“First Nations are raising the alarm,” said Mulcair. “Again, Bill C-51 goes well beyond terrorism and will impact constitutionally-protected dissent and protest. Why is the prime minister afraid to hear from First Nations themselves?”
Harper wasn’t in the House of Commons for question period, but Public Safety Minister Steven Blaney fielded the question. Blaney said First Nations had nothing to fear from the bill.
“For greater certainty, it does not include lawful advocacy, protest, dissent and artistic expression,” said Blaney, quoting directly from the bill. “Please read the bill and then we can have a debate.”
The AFN analysis also references the same section Blaney used to argue First Nation dissent did not face a threat, but came to a different conclusion.
“Although most First Nations demonstrations could be considered as lawful advocacy, protest or dissent, it is likely that there would be disagreements between First Nations and the government as to what would constitute unlawful activity,” said the analysis. “The legislation does not account for disagreements or who would determine in the event of an ambiguous situation, such as if a demonstration was considered a lawful protest by a First Nation, but deemed an interference with critical infrastructure by the federal government or law enforcement agencies.”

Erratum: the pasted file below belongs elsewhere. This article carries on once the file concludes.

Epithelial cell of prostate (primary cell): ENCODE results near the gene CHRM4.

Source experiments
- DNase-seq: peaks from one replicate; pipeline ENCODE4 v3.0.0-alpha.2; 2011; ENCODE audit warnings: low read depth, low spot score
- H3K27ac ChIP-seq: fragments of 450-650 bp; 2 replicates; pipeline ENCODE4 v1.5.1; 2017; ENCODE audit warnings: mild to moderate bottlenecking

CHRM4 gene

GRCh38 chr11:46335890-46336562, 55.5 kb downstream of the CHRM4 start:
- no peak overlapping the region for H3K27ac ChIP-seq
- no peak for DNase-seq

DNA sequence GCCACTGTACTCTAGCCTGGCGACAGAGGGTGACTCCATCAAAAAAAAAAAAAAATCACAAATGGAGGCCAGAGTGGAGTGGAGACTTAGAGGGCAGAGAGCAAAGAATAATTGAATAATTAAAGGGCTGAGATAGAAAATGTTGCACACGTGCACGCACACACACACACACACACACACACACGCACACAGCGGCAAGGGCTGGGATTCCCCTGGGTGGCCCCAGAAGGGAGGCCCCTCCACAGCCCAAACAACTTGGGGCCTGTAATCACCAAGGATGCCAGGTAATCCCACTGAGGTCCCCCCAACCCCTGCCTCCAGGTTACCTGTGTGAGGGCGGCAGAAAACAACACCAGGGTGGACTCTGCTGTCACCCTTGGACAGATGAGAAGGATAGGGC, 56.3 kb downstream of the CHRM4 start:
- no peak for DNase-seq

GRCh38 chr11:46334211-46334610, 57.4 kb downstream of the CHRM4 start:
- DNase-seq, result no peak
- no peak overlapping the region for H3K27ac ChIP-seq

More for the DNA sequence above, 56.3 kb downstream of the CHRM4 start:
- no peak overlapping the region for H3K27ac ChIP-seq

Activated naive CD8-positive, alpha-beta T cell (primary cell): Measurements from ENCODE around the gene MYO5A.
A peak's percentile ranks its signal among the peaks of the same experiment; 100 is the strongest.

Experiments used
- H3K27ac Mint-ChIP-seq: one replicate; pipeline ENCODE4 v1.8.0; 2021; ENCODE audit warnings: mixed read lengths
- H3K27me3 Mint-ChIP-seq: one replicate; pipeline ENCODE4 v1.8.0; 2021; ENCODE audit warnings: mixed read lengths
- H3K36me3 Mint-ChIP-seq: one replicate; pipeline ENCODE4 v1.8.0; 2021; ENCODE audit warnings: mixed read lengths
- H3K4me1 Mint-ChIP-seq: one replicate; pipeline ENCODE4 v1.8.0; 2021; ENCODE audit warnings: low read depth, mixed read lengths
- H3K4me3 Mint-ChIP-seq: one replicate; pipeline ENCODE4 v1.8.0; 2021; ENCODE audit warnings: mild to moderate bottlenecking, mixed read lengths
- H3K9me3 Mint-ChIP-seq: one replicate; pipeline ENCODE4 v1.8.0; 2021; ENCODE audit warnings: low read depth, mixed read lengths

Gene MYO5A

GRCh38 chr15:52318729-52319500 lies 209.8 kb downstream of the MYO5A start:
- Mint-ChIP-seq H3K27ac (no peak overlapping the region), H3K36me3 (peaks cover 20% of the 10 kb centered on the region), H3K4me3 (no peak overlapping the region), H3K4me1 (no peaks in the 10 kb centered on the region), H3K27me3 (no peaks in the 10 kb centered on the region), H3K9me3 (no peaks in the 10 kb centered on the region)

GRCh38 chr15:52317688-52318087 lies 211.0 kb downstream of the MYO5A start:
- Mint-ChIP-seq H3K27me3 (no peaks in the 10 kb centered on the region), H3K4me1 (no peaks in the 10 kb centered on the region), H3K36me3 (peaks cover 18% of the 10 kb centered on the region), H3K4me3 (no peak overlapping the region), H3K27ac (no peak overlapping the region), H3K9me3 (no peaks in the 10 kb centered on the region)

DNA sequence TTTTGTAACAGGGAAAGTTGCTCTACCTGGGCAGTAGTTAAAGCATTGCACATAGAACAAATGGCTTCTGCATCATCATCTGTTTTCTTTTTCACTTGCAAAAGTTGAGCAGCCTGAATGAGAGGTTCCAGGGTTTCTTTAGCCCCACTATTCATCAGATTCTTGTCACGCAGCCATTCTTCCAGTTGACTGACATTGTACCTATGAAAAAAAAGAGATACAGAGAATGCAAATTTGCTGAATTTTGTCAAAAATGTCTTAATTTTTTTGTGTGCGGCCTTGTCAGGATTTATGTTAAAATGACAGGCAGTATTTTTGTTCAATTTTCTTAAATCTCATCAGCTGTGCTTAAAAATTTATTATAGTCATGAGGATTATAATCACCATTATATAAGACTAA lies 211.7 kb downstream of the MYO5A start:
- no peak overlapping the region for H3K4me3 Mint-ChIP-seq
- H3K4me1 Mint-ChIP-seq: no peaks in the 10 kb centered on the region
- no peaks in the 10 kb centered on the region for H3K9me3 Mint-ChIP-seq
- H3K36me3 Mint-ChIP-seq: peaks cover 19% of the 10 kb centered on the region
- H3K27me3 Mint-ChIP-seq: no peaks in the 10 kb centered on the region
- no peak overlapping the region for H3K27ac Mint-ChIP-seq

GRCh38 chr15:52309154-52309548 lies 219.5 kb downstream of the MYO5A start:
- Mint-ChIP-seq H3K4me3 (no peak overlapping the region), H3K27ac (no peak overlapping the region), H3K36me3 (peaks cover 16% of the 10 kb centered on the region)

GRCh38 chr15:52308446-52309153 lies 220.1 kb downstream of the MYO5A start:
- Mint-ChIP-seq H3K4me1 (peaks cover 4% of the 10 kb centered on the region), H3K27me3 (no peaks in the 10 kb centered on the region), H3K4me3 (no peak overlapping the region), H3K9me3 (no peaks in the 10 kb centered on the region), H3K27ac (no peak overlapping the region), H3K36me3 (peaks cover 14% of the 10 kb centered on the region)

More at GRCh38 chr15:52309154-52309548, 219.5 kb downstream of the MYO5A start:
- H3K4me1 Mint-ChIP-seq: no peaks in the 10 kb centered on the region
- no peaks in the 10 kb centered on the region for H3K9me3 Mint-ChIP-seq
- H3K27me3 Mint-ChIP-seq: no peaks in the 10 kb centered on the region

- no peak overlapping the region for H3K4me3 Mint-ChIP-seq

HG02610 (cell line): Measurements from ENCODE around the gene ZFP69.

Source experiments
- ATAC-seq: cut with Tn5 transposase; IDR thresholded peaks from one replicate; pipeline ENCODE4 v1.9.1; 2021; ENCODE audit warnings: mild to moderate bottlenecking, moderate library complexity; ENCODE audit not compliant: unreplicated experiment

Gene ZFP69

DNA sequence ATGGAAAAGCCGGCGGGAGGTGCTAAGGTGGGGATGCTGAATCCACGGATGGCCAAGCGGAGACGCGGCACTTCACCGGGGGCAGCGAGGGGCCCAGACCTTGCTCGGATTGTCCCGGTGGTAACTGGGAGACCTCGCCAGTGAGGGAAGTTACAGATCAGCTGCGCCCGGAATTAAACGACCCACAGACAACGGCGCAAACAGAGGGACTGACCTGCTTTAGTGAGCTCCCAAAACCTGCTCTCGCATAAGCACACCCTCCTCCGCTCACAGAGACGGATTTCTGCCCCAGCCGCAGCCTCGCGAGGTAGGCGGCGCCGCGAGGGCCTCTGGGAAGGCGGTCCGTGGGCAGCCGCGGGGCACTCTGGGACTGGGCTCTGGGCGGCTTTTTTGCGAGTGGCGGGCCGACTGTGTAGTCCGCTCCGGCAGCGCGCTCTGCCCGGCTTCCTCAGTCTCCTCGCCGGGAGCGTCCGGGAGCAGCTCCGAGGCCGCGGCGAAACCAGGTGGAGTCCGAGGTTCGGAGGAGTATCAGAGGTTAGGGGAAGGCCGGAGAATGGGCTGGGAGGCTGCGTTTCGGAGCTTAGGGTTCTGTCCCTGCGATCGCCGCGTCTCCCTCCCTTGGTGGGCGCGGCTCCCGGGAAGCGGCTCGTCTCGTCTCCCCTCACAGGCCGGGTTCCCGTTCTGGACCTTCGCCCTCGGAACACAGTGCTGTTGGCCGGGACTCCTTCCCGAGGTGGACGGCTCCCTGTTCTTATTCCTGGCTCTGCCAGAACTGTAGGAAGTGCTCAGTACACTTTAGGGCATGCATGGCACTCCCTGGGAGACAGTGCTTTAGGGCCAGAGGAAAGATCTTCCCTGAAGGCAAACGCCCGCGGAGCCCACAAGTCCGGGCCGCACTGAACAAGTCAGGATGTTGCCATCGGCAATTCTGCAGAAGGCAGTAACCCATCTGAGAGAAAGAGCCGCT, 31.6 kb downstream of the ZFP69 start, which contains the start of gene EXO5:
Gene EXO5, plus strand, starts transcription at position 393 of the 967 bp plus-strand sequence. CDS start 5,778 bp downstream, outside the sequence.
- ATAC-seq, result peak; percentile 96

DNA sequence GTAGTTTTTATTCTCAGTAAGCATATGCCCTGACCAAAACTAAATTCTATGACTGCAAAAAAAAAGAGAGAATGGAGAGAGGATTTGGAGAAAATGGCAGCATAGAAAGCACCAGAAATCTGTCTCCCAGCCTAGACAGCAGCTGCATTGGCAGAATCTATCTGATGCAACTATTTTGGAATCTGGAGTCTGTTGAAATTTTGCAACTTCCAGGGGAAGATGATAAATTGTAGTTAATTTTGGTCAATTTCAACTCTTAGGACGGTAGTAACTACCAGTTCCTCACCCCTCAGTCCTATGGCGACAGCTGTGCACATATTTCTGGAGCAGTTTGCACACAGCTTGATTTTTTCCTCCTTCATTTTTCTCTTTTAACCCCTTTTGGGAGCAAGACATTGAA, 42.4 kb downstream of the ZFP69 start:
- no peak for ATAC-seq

The analysis also raises concerns about another section of the bill that covers activities that “undermines the security of Canada” including interfering with the government’s capabilities around defence, intelligence, border operations, public safety and the economic and financial stability of the country.
“This definition could be problematic for First Nations communities or citizens who may be engaged in various activities to: assert inherent or recognized rights and title; protect their land and water rights and interest; or oppose major development projects on their traditional lands that threaten the enjoyment of their Aboriginal or Treaty rights,” said the analysis. “The proposed legislation could result in the unjust labeling of First Nations activists as ‘terrorists,’ such activists who: seek to exercise their freedom of speech and freedom of assembly to assert First Nation’s collective rights, title and jurisdiction; march across or set up blockades at the border of the Unites States and Canada; set up a blockade along a major highway or railway; block access to a road or railway’ or publicly encourage such actions.”
The analysis also said the AFN was watching Bill C-639, An Act to Amend the Criminal Code, protection of critical infrastructure, which is a private member’s bill introduced by Conservative MP Wai Young last December. Bill C-639 aims to expand the Criminal Code definitions of critical infrastructure to also encompass everything from telecommunications, to transportation to finance, health care and food, said the analysis.
“The critical infrastructure provision in (the Bill C-51) closely resembles…Bill C-639,” said the analysis. “Unlike Bill C-639…Bill C-51 is very broad and will embody any activity that ‘undermines the security of Canada.’”